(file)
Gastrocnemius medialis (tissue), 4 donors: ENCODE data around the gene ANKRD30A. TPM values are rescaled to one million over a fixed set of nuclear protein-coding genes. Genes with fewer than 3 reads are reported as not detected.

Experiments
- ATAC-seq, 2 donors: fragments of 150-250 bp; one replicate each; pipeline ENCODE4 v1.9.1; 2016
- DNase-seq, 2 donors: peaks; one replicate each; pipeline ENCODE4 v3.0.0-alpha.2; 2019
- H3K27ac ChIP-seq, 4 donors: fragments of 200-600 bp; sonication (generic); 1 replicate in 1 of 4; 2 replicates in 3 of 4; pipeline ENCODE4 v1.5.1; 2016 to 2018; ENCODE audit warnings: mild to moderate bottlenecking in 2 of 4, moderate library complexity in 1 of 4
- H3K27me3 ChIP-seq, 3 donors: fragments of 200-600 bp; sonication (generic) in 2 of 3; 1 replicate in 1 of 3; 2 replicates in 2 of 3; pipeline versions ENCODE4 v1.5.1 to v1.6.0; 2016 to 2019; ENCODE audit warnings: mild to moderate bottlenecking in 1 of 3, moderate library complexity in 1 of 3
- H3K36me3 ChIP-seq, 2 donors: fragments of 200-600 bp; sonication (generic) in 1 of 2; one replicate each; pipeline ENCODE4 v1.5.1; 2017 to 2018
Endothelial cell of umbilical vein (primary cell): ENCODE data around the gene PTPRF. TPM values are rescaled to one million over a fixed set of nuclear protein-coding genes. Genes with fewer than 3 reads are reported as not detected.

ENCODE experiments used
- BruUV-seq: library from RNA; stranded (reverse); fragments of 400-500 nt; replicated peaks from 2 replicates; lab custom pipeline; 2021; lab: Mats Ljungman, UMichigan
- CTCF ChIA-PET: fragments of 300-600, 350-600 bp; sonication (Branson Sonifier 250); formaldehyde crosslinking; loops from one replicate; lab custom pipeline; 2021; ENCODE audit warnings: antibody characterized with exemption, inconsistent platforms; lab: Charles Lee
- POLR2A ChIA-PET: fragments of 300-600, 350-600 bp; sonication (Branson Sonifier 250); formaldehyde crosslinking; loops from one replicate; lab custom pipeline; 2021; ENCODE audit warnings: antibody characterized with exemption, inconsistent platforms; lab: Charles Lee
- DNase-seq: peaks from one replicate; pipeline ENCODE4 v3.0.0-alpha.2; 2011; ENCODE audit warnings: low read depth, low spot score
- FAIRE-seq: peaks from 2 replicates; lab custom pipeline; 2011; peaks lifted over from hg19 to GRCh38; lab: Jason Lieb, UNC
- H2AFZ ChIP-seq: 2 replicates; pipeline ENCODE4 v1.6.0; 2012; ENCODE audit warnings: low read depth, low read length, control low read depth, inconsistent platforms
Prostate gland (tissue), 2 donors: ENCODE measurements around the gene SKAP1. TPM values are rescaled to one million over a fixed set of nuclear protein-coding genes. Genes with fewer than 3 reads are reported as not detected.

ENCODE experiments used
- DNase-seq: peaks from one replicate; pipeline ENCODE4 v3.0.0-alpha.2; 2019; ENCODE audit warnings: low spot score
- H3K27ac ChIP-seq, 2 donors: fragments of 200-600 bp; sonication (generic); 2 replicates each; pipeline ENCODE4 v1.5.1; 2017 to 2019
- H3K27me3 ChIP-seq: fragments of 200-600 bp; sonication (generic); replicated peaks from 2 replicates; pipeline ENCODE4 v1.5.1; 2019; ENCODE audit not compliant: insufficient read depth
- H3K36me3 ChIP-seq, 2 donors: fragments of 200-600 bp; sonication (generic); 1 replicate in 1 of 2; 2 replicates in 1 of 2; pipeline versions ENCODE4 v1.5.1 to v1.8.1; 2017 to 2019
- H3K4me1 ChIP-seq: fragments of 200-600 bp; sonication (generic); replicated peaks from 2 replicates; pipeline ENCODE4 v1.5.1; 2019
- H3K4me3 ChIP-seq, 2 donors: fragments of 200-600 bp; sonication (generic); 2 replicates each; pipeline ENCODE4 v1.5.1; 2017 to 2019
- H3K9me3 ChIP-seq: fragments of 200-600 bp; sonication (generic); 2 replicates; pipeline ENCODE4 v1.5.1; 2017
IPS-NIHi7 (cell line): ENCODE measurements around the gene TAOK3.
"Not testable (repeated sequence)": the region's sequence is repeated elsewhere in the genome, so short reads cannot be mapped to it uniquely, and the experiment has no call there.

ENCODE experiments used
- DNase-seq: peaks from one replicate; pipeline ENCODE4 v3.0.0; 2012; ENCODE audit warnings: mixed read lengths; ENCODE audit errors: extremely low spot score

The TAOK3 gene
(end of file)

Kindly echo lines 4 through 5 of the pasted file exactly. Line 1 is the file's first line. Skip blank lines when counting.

- DNase-seq, 2 donors: peaks; one replicate each; pipeline ENCODE4 v3.0.0-alpha.2; 2019
- H3K27ac ChIP-seq, 4 donors: fragments of 200-600 bp; sonication (generic); 1 replicate in 1 of 4; 2 replicates in 3 of 4; pipeline ENCODE4 v1.5.1; 2016 to 2018; ENCODE audit warnings: mild to moderate bottlenecking in 2 of 4, moderate library complexity in 1 of 4